There is quite a bit of research regarding dementia and Alzheimer’s diseases. Many of the studies are pointing to High Fructose Corn Syrup (HFCS) as the main contributor to brain dysfunction. HFCS is different from natural sugar found in fruits and vegetables. It is considered a ‘free sugar’ because it is not packaged with the fiber that regular produce contains.
People who eat processed and refined foods consume more HFCS than people who opt for a more whole foods approach. A study in June, 2022, found that rats that were fed HFCS developed negative changes in the brain. These areas of the brain controlled memory, emotion, and other central nervous system functions. The rats developed cognitive decline much like you would expect to see in an Alzheimer’s patient.
The American Journal of Clinical Nutrition reported in a study in March of 2023, that fructose may reduce metabolism in the brain. The researchers have a hypothesis that increased fructose in the brain may increase the risk of brain dysfunction. Keep in mind that the researchers make a distinction between HFCS and fructose that is found naturally in fruits and vegetables.
Dr. Richard Johnson, professor at the University of Colorado School of Medicine suspects that the ‘survival switch’ becomes stuck in the ‘on’ position when the brain receives too much ‘free sugar’. The survival switch helps the body survive in times of famine. When this switch is permanently on, people overeat high-fat sugary and salty foods, which leads to more sugar reaching the brain.
I have heard it said that Alzheimer’s Disease could really be called Type 3 Diabetes. Just as the body cannot manage high blood sugar in Type 2, the brain cannot manage high sugar and function correctly. This is an over simplification for sure, however, you can see some similarities.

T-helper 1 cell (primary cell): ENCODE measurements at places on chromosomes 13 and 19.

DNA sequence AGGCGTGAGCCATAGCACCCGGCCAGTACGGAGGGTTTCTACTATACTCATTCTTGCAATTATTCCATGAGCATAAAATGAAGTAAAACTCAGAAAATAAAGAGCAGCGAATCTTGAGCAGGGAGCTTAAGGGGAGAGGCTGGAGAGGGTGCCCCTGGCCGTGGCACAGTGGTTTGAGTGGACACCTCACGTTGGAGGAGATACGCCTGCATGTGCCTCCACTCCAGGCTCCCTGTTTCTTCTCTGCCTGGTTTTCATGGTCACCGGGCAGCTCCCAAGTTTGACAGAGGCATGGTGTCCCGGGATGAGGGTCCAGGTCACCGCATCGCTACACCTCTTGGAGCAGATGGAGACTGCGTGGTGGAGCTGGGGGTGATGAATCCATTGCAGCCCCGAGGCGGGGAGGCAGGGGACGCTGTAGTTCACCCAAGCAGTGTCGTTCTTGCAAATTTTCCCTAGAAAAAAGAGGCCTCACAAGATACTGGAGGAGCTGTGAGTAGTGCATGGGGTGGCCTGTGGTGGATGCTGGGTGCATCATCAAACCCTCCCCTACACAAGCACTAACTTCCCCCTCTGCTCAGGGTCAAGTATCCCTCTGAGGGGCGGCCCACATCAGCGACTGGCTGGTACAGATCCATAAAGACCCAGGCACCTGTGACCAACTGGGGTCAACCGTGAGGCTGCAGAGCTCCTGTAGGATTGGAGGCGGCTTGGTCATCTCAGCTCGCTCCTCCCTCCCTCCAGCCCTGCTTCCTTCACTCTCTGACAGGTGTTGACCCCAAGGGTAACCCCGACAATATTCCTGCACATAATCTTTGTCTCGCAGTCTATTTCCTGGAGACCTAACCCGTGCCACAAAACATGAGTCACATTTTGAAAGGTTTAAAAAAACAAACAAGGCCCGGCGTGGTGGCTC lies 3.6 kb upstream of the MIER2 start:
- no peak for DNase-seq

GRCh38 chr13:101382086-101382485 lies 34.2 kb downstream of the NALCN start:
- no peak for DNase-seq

Research shows that diabetic hyperglycemia causes the brain to misfire which leads to cognitive decline. It is logical to assume that if we can control the way our bodies process sugar (have regular labs, diet change and lifestyle modifications) we can preserve our brain health.
A double-blind study at the University of California-Davis, showed that a fatty liver condition resulted in a decrease insulin sensitivity in people who consumed HFCS for just two weeks.
The crucial point is this: Fructose that comes from natural foods is quite different from HFCS which is added to process foods. Fructose, glucose and sucrose that are separated from the fiber package nature gives us are what drives high sugar, both in the blood and in the brain. The industrial food industry uses HFCS because it is cheap and it has a long shelf life.
Because people are aware that HFCS has a negative effect on blood sugar, they are shunning products that have HFCS in their ingredients. However, many people do not know that the food industry has changed their packaging information and now HFCS is known by these 10 different names:
1. Maize syrup
2. Glucose syrup
3. Glucose-fructose syrup
4. Tapioca syrup
5. Fruit fructose
6. Crystalline fructose
7. HFCS (the same name, just the shortened version)
9. Corn syrup
10. Dahlia syrup
The key take away is this: If we want to preserve our cognitive function, then we must be selective of the type of foods we consume. We must have awareness that the HFCS is not only sweet, but it is also addictive. We must ration these treats not only for ourselves, but also for the children and elderly that are in our care.
Until next time,